Friday, May 9 – Arts Center, AGH Seek County Funds

SNOW HILL – Despite dire predictions of a tight budget year, two local non-profits asked the County Commissioners for funding commitments to create a performing arts center and to expand health services at Atlantic General Hospital.

Performing arts center partisans brought in Memo Diriker of Salisbury University to present the findings from his 2005 study, commissioned by the commissioners, that concluded a performing arts venue, and by preference several, was feasible and would benefit the county financially.

A venue like the 400-seat theater proposed for Berlin could bring in from $700,000 to $1.9 million a year, Diriker said, when calculated conservatively. The facility would generate revenue through ticket sales; space rental for receptions, weddings and classes; and sponsorships. The venue could host 150 events a year from national acts to local dance recitals.

To succeed, a combination of events is necessary, he said.  

Spearheading the committee supporting the effort, Peck Miller told the commissioners, “We want this to be a public-private partnership with the county and citizens.”

Miller asked the County Commissioners to commit $2.5 million over the next five years to renovate space in Berlin. This year, they need $200,000 to complete renovation plans and get permits. County funding would not be needed to operate the venue.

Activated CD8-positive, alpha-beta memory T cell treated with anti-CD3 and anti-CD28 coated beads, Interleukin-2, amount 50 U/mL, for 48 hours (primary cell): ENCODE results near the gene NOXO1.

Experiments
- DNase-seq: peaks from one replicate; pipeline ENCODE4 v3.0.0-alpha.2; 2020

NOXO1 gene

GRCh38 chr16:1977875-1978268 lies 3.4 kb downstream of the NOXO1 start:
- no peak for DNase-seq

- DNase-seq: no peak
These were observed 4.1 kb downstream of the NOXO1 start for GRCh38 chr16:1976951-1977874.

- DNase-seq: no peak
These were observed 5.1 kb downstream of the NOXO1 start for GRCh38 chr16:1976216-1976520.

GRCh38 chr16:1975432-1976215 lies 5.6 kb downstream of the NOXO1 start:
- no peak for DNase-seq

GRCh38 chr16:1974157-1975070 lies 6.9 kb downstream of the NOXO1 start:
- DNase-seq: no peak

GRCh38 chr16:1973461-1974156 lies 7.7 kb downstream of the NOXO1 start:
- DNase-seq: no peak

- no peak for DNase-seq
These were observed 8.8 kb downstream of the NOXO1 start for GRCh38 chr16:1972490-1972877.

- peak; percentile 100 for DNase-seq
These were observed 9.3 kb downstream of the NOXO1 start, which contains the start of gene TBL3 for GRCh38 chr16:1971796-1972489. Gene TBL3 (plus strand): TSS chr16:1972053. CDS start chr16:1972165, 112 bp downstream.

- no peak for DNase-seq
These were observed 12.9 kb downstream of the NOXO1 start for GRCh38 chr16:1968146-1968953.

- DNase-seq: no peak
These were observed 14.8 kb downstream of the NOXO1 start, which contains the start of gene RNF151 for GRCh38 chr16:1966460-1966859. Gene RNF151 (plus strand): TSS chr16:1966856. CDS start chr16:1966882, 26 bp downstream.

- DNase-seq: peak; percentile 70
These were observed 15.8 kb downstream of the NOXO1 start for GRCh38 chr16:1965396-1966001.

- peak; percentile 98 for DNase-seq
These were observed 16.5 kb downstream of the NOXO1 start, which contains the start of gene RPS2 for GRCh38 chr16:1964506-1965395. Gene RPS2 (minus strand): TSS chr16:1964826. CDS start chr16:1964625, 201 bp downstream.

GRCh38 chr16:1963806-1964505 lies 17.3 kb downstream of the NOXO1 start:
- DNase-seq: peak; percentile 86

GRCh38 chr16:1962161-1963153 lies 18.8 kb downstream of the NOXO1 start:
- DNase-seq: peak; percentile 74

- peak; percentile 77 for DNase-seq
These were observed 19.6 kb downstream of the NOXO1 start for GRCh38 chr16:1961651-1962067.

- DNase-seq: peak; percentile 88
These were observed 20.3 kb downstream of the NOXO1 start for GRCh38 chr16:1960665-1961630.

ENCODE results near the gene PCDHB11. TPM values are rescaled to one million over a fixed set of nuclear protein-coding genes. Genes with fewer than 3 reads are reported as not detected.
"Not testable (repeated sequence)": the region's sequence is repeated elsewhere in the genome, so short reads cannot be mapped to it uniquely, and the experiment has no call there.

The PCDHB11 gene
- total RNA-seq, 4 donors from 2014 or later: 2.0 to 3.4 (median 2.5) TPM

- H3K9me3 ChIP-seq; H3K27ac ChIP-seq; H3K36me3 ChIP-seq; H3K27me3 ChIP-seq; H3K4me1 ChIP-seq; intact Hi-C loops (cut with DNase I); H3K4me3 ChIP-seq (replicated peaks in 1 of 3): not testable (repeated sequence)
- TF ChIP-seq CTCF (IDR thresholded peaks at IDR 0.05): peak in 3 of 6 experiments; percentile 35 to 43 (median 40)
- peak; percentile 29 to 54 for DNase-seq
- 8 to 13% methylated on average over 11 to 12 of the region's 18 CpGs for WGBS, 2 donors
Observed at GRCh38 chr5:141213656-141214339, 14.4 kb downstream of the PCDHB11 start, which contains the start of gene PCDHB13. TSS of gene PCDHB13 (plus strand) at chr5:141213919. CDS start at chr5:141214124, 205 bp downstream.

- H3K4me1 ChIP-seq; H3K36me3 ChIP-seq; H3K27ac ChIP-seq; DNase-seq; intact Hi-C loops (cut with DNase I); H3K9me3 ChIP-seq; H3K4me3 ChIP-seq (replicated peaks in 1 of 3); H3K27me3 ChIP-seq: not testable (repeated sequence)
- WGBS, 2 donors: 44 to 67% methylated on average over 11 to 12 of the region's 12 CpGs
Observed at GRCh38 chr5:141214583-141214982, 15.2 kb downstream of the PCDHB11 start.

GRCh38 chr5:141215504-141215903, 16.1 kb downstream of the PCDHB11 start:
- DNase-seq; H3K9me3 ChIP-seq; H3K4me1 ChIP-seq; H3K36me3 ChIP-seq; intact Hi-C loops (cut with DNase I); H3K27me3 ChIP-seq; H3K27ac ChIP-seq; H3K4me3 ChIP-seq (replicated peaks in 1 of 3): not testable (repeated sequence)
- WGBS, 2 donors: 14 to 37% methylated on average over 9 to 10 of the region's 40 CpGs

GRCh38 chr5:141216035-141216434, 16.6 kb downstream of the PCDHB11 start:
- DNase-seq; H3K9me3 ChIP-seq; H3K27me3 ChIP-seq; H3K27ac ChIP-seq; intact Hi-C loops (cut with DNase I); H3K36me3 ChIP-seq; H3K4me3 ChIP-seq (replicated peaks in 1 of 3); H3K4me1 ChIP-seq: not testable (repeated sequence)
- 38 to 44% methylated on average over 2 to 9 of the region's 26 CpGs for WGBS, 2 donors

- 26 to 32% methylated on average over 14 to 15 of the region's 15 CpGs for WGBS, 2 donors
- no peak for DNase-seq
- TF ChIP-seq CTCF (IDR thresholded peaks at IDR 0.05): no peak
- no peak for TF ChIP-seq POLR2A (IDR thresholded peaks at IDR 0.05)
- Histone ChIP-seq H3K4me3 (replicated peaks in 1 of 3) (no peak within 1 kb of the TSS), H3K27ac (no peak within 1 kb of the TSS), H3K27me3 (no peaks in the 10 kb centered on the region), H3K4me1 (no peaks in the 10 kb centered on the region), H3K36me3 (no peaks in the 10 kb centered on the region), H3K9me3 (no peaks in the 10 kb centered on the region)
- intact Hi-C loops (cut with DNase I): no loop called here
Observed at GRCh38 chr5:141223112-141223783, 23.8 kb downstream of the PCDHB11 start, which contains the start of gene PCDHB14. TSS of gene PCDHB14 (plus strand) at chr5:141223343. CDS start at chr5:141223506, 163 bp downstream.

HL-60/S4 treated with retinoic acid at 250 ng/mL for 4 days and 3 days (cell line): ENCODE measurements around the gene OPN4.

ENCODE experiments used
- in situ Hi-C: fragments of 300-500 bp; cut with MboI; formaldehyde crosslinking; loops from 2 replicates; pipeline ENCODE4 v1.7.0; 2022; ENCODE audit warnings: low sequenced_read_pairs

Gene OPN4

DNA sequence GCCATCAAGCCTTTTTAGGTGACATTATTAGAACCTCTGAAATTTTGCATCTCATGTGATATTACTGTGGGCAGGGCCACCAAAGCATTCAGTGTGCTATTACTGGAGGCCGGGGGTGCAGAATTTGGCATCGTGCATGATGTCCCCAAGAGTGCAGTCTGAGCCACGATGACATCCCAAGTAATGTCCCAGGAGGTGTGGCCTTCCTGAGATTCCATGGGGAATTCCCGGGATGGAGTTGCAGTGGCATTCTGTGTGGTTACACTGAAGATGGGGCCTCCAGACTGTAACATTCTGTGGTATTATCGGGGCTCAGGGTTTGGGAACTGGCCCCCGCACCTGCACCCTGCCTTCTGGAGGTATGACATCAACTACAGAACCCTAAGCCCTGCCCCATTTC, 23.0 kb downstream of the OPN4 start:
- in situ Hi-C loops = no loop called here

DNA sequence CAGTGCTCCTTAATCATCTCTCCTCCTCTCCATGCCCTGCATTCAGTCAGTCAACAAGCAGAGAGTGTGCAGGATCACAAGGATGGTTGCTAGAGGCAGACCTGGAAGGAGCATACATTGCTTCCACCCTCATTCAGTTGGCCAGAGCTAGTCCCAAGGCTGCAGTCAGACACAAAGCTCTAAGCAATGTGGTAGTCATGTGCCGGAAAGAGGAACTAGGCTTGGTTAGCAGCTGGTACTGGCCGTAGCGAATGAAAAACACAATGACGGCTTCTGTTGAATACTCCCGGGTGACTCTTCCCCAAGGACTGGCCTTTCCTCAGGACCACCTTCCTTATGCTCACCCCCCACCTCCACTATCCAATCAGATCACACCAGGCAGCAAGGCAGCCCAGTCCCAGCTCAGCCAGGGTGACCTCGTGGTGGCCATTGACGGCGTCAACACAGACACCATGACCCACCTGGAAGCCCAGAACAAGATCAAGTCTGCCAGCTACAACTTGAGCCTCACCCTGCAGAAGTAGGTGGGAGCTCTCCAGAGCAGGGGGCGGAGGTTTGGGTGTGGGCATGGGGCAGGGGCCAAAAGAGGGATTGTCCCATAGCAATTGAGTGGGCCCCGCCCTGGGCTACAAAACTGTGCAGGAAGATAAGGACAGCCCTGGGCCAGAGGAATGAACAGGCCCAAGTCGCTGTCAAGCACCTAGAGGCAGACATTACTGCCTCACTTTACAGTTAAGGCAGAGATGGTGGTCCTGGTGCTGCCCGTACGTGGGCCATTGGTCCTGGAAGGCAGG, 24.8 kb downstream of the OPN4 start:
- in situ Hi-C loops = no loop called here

The space could be open as earlier as December 2009 if the commissioners contribute this year.

Worcester County is not the only source of funds supporters expect, and private individuals and groups have pledged $100,000 already.

“The private sector is ready to raise the money to do that we needed to do,” Miller said. “With the money committed by the county, we can go to the bank.”

Atlantic General Hospital (AGH) asked the County Commissioners to contribute $250,000 to the expansion of its primary care clinic and the addition of a child advocacy center for abused children, a diabetes education and care center and an outpatient mental health services office.

The state will contribute $700,000 to the project, but AGH must raise the same amount to match the grant.

“This request is specifically for this project,” said AGH President and CEO Michael Franklin. “We’re going to the other public entities around, we’re going to the towns that we serve. We’re also working in our community with our foundation.”

County Commission President Virgil Shockley said both requests will be discussed in budget hearings.